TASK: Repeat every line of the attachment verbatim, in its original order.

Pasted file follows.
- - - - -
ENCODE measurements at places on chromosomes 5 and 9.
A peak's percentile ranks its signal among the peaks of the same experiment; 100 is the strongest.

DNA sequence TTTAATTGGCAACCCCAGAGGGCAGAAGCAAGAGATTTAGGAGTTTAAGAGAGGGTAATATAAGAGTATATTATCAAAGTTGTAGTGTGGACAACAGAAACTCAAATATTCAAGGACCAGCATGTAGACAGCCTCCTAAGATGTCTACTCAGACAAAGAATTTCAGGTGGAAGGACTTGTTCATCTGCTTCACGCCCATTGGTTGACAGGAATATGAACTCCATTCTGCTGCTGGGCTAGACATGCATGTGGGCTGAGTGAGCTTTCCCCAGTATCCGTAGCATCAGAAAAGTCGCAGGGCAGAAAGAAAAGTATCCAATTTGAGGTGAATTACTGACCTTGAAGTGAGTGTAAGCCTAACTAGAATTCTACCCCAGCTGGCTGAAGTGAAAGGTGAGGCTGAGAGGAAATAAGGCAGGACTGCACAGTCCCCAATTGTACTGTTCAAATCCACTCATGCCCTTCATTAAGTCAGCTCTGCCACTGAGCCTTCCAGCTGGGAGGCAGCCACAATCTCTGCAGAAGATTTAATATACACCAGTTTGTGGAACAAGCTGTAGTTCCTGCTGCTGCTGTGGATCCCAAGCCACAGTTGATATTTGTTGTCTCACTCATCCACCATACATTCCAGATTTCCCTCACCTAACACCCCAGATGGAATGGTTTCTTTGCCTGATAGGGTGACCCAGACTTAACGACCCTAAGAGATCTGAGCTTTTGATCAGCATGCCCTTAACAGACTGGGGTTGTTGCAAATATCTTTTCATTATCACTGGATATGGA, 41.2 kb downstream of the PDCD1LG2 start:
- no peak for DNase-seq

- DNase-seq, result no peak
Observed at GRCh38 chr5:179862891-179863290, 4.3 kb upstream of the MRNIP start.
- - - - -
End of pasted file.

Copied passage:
ENCODE measurements at places on chromosomes 5 and 9.
A peak's percentile ranks its signal among the peaks of the same experiment; 100 is the strongest.

DNA sequence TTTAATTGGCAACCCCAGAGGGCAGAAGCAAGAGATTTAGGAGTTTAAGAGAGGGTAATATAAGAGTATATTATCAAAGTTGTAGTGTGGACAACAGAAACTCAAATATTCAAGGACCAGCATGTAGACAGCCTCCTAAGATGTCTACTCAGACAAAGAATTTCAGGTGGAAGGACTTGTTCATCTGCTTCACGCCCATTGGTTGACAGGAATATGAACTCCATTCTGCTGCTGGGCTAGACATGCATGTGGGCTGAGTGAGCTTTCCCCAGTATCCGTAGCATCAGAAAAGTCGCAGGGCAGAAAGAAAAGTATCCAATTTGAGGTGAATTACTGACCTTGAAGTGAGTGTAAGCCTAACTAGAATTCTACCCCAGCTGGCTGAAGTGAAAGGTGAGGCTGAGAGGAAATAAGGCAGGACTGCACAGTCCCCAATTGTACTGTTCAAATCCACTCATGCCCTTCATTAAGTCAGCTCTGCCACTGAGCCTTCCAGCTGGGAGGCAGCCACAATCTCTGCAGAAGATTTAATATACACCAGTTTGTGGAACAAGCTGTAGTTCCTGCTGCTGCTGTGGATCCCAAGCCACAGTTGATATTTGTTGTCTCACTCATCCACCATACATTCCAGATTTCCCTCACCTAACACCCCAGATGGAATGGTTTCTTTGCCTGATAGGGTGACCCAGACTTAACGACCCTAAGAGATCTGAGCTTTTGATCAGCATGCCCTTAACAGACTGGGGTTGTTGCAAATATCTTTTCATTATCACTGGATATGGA, 41.2 kb downstream of the PDCD1LG2 start:
- no peak for DNase-seq

- DNase-seq, result no peak
Observed at GRCh38 chr5:179862891-179863290, 4.3 kb upstream of the MRNIP start.